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Grenadine

 

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A bottle of commercially available grenadine

 
 

Grenadine is traditionally a red syrup. It is used as an ingredient in cocktails, both for its flavor and to give a reddish/pink tinge to mixed drinks. "Grenadines" are also made by mixing the syrup with cold water in a glass or pitcher, sometimes with ice.

The name "grenadine" comes from the French word grenade which means pomegranate. Grenadine was originally prepared from pomegranate juice or cherry juice, and sugar.

However, "grenadine" is also a common name applied to syrups and beverages consisting of other fruit juices (e.g. raspberry, redcurrant, blackberry) and sugar syrup. The characteristic flavor can be obtained from a mixture of blackcurrant juice and other fruit juices with the blackcurrant flavor dominating.

The food industry, however, has widely replaced grenadine fruit bases with artificial ingredients. The Mott's brand "Rose's", by far the most common grenadine brand in the United States, is now formulated entirely out of a high-fructose corn syrup base.

Grenadine can be created by simmering pomegranate juice for 15 minutes on the stove, then adding superfine sugar. Grenadine can also be quickly prepared "cold" by adding superfine sugar to cold pomegranate juice, then shaking vigorously for a few minutes.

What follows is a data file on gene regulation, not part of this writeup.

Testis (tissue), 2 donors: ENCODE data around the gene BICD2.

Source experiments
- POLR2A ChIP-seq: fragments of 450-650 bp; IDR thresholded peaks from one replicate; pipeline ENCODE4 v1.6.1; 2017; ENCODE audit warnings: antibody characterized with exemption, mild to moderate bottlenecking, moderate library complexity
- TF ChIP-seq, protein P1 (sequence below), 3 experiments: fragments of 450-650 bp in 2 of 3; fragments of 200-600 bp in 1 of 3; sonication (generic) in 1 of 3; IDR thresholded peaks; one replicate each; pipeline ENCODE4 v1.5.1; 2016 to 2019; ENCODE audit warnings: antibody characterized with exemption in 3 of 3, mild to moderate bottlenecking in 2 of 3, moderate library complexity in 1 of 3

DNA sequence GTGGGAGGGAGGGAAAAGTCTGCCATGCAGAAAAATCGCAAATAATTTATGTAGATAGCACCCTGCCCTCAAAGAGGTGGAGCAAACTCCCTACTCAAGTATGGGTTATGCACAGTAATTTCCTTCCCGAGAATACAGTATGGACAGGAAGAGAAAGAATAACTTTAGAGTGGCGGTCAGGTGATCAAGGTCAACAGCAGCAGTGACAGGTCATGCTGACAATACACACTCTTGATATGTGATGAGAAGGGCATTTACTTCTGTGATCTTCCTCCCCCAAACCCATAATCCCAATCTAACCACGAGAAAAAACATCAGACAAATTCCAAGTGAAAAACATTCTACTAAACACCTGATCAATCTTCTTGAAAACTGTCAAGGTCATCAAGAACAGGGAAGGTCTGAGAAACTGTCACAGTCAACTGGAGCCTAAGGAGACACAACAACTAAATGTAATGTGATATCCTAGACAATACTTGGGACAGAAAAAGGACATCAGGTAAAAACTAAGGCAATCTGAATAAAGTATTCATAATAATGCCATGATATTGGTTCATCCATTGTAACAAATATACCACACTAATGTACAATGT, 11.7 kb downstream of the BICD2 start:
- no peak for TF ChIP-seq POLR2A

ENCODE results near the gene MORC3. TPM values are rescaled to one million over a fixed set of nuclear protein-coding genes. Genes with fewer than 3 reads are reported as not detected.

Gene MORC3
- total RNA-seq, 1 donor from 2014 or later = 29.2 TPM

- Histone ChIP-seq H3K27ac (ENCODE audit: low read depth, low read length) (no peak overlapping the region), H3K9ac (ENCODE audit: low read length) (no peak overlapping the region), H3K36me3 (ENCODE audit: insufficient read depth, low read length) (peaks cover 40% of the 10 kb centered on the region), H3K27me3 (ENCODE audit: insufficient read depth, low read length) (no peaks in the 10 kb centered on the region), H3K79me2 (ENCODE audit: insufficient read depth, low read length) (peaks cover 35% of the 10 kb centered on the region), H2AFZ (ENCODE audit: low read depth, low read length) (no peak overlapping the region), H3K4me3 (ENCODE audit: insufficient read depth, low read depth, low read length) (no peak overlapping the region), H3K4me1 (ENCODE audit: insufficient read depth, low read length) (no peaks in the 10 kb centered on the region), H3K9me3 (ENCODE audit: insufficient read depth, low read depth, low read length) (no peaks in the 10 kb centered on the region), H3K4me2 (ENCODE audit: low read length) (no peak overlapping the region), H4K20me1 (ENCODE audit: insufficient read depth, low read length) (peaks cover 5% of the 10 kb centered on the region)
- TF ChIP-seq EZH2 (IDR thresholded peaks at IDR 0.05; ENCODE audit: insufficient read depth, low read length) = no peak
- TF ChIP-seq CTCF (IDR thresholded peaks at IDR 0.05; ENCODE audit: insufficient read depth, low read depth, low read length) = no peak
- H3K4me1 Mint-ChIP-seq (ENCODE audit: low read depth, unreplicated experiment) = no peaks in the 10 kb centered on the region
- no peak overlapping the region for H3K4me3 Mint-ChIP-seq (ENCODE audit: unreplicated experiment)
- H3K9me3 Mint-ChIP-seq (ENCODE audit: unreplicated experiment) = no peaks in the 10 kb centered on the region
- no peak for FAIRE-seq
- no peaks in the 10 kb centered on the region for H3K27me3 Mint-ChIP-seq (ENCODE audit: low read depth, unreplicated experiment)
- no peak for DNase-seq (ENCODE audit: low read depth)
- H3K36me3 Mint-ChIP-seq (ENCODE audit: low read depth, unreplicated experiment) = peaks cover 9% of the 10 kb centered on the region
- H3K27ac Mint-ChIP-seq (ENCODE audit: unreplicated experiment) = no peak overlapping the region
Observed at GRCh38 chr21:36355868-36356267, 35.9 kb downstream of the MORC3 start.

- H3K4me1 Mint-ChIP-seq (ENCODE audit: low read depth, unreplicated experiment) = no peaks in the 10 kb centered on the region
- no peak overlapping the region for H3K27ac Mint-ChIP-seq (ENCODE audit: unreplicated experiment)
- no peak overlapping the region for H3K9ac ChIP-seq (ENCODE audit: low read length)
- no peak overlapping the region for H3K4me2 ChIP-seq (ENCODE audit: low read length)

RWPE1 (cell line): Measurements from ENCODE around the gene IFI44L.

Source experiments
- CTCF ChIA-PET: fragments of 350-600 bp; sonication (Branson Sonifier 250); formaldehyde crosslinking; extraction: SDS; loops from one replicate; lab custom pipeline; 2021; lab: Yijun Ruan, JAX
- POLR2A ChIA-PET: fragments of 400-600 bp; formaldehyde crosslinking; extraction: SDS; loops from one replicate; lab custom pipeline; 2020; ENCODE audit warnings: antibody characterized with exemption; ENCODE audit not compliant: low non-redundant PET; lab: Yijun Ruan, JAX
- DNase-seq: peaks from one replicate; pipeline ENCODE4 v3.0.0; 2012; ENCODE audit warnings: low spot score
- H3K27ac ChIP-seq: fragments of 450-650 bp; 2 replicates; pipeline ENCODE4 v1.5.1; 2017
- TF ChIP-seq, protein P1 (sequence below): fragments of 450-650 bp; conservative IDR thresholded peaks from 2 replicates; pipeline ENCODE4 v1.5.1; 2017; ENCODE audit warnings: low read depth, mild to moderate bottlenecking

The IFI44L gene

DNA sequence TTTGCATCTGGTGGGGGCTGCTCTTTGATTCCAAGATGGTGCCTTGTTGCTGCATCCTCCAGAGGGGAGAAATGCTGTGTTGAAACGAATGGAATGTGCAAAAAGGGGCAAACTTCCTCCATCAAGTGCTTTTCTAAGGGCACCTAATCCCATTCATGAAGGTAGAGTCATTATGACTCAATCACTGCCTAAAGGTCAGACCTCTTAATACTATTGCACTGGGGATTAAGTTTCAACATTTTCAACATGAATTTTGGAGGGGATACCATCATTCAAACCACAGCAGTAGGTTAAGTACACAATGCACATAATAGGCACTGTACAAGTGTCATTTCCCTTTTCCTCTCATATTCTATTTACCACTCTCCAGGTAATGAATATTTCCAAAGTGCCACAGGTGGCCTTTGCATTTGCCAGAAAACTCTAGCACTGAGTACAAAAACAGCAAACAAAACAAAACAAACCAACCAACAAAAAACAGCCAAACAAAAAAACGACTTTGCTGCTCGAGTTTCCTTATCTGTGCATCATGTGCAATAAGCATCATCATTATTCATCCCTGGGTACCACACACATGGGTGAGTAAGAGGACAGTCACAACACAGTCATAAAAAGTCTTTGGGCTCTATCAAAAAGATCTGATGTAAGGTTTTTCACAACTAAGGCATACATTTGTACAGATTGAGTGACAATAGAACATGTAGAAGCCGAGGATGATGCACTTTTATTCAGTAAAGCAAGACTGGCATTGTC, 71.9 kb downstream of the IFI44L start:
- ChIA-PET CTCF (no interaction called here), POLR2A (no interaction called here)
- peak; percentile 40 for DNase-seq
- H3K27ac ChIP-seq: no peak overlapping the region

Grenadine syrup is commonly used to mix "cherry" Coca-Colas (also called Grenadinis or Roy Rogers cocktails), pink lemonade, Shirley Temple cocktails, Tequila Sunrises, Cherry Bombs (Bailey's, Kahlua and Grenadine) and flavor-soaked cherries, making them bright red. These are in turn often used in fruitcakes. It can also be added to a Mimosa to give it a red and orange color.

Grenadine can also be combined with beer. In North America a combination of beer and grenadine is commonly known as a 'Queen Mary.' A bière grenadine or Monaco, as the combination is known in the French-speaking precincts there, has been popular in Europe for many decades, since at least the Second World War, and perhaps earlier; specifically, a mix of blonde ale and grenadine is called a "Tango", and a mix of beer and lemonade (basically, a shandy or a "panaché") with grenadine is a "Monaco".

 
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